"It gets a bit crazy lah"—The launch of parsetreeforestfire by Hamid Roslan
By Bettina Hu
Last Sunday, we gathered at Grassroots Book Room for the launch of parsetreeforestfire. Debut author Hamid Roslan was joined by Alfian Sa’at to have a conversation about the processes and intentions of the book. This post quotes heavily from the conversation, for which, the livestream can be found here.
For those of you who are new to parsetreeforestfire, or are still confused by it, the book aims to be a bilingual book of Singlish and English poetry. It consists of four sections–“parse”, “tree”, “forest” and “fire”–that come together to form the compounded title “parsetreeforestfire”, and each section stems from a different intention. As Hamid himself explains, “parse” is the beginning, where one is able to use language without restrictions. His intention behind “tree” is to see what occurs when language is decontextualized and removed from specific context. “forest”, which consists of numbered statements and footnotes, seems to be the most ambitious, and tries to reply to the question of “can I, as a poet, try to find a way to embody myself in English?”, and here, Hamid tries to put himself in the language, so that when he speaks, it is a reflection of who he is. Commenting on “fire”, which he read in public for the first time at the launch, he simply states, “it gets a bit crazy lah”.
Answering a question about the intention of writing the book, Hamid is clear that he was not looking of a readership but rather hoped that readers were able to find out who they are through reading the book. Identity and its intersection with language are what, for me, lie at the heart of parsetreeforestfire. There is a recognition by Hamid that the impulse to use of different languages within the book are a way for readers to understand where they come from :
“I think when you read this collection, you find yourself where you know the languages that you know. And of the ones that you don’t know well, too bad. And that will mark you off as being a very specific kind of reader who understands very specific things. But that’s not of any fault of your own. We grow up in different spaces and in different spheres. There’s nothing wrong with that.”
What started out as Singlish poetry had morphed into a creative translation, and translation in the loosest sense of the word, of Singlish poems. This is why the poem-pair and the interplay between English and Singlish are integral to parsetreeforestfire. Contrast and juxtaposition play key roles in the book as while language is presented as contradictory and flawed, it is also presented as something that connects and allows you to understand yourself better. Language becomes a signpost, a barrier, a connector, a membrane, all at once, but also nothing at the same time; a medium for understanding the self better, but also an othering device.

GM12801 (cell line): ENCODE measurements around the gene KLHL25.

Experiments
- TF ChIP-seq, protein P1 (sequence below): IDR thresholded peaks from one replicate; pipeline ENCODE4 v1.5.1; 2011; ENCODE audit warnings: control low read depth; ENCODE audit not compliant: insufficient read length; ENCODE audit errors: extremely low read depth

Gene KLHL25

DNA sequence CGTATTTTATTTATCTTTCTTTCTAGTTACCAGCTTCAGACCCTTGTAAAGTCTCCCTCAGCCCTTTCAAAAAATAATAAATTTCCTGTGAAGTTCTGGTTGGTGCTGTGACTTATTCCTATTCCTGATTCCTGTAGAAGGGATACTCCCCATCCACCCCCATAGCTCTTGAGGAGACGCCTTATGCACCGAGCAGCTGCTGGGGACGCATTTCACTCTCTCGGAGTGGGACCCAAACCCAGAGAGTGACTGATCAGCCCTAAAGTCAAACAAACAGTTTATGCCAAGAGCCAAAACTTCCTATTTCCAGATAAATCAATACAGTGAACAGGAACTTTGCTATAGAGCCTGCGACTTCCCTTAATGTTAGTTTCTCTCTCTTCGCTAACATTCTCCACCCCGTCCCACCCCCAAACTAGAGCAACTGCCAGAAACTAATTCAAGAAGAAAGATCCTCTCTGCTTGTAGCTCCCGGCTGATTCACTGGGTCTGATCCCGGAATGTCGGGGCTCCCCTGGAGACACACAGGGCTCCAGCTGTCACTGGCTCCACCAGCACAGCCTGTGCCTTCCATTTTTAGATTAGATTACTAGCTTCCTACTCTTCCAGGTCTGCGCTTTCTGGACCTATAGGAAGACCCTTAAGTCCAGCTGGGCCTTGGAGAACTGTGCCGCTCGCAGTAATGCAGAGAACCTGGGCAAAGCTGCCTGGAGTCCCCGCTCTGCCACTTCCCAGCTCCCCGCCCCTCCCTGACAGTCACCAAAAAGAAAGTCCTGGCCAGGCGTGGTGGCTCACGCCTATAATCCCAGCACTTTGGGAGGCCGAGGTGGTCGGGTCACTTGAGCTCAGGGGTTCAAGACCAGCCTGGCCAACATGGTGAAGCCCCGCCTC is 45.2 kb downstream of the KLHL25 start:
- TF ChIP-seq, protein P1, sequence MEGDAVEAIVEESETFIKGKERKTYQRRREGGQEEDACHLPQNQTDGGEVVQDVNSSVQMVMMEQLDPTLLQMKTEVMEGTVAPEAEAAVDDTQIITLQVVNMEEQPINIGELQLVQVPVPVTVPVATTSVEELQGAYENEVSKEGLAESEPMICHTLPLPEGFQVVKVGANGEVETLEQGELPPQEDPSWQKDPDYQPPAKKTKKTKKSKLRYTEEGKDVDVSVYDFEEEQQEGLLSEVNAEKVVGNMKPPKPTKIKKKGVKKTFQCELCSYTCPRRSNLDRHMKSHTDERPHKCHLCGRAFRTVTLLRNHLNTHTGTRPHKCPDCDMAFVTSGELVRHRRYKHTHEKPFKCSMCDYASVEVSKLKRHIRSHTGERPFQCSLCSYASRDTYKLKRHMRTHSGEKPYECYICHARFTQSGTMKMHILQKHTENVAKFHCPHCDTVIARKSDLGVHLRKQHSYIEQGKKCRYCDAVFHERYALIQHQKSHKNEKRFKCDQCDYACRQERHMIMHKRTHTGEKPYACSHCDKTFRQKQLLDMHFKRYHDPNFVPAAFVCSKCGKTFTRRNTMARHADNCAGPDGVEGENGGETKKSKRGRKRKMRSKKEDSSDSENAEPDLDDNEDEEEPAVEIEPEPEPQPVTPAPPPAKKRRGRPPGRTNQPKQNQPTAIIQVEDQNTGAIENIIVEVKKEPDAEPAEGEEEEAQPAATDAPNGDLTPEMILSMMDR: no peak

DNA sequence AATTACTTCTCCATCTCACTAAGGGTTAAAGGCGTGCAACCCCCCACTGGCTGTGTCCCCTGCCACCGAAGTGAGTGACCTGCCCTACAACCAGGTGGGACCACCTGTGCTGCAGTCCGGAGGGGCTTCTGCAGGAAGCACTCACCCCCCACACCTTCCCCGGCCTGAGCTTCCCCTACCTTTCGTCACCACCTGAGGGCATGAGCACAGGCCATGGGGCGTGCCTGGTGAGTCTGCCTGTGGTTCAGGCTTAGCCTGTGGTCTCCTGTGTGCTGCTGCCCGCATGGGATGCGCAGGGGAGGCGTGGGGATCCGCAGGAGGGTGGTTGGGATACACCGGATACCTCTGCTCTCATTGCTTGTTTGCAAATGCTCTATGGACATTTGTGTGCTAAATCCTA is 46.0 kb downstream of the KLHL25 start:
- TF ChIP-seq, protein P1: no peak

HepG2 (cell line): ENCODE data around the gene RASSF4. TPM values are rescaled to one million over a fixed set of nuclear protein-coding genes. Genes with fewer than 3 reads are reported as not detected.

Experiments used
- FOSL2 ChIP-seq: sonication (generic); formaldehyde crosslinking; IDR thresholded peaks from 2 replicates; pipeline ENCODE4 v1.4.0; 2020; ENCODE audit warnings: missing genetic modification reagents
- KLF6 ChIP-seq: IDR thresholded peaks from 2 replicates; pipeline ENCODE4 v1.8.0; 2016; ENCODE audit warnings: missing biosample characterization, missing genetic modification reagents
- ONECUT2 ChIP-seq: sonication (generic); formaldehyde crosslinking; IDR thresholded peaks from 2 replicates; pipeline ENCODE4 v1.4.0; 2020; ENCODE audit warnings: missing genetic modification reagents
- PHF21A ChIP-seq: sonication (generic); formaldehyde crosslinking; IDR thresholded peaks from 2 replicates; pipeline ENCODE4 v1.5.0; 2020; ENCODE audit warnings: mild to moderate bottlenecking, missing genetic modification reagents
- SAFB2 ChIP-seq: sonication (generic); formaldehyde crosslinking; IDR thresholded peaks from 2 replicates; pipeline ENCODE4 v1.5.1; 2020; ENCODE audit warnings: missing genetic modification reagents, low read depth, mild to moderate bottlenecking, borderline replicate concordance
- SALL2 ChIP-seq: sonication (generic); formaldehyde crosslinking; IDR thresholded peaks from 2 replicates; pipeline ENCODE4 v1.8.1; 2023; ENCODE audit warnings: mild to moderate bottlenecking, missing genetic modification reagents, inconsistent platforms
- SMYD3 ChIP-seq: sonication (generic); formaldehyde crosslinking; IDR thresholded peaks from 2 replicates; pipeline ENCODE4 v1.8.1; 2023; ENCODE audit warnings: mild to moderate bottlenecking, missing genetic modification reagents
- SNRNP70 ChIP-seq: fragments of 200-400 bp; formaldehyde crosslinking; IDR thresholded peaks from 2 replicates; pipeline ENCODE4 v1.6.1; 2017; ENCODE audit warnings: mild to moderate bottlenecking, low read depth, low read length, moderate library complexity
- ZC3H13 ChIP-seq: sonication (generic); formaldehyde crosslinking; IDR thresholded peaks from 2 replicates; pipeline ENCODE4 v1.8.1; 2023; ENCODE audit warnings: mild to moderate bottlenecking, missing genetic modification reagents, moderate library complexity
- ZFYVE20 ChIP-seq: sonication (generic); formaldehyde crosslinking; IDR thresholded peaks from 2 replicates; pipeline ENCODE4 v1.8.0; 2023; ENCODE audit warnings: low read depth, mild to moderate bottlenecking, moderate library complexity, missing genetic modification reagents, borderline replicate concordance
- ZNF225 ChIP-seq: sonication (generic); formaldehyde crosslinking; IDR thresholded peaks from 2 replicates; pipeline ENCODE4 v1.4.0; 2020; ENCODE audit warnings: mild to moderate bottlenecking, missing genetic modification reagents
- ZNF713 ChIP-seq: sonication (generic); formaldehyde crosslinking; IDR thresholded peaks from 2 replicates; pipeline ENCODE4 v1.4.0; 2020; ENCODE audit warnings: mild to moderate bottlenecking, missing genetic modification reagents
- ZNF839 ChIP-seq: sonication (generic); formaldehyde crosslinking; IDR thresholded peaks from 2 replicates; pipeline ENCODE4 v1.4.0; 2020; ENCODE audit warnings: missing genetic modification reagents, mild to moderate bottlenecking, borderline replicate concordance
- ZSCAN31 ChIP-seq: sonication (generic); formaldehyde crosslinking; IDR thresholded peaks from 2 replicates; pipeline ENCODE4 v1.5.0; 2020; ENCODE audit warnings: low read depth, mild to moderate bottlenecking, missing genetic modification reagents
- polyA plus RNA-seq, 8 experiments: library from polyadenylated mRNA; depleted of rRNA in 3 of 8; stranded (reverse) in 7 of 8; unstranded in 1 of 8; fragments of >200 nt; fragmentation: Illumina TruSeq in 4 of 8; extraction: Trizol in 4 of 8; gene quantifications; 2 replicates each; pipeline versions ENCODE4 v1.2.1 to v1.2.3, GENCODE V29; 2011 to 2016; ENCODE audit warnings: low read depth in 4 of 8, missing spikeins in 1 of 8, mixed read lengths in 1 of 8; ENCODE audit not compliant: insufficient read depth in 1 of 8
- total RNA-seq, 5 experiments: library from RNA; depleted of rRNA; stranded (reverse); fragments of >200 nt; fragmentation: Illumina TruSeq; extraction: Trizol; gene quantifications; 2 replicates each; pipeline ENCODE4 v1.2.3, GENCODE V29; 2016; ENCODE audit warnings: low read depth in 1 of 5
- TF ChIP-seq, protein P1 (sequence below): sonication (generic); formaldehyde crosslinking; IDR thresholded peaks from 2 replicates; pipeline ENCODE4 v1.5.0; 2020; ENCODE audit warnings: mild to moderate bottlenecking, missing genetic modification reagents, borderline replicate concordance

Commenting on the process of writing the book, Hamid shared his experience of being “locked out” of his book, where he was unable to access his own work, with no idea about what he was thinking about at the point of writing, and how in being “locked out” of the work, he became a reader of the book. For him, the primary effect of the book is finding oneself “kind of lost at sea”, as “there are no titles, all the poems only exist in relation to their sections and the sections are only related to each other because they are all in the same book. And the only thing you have to go off of is the title.”
It seems that when the poems only exist win relation to the section, and the sections to each other, the reader has to take the time to be present with the poems, to read carefully (and preferably out-loud), in order to gain any sense of meaning from them. This seems to also be in response to the tendency of overexplanation that Hamid observes in our society. Here, I quote at length Hamid’s response to a question on the lack of titles for individual poems in the book:
“I have a general dislike of people trying to explain a little bit of what it means to live in this country. To me, we do too much explaining what happens in this country. We need to stop doing that. Stop explaining ourselves. And that was one of the things that I really wanted the book not to do, which was to explain. And to kind of trust that when you read sometimes you also try other strategies to understand the text aside from just the words that you see on the page and I think this happens to us all the time, when you look at signs outside… then you try and find some other way of reading that situation. And I want to call attention to that. That’s kind of an untapped resource for us to understand what it means to read and to try to understand things, whether it’s text or paintings..."
Below, we share a recording of Hamid reading “fire”, in all its glory, at the launch. But before you listen, to contextualise what this hard-hitting fire-spitting section follows, Hamid explains the stakes at this point of parsetreeforestfire by talking about what the previous section, “forest” has done:
“The language tries to do two different things, in English it tries to find some kind of embodiment that is quintessentially Singaporean. In the other, the Singlish is desperately trying to find a way to, on the one hand, it’s kind of going like, ‘okay, what are you doing English, you’re just doing something stupid’. Of course we had a kind of… there’s a kind of eminence to the language that we already speak but later on what happens is that the Singlish is also admitting that how you speak Singlish is really a reflection of your body and of your culture, and of your background and all that. And so, there is no neutral Singlish from which all Singlishes deviate from. I don’t think that’s the case at all. So that sets the stage for ‘fire’.”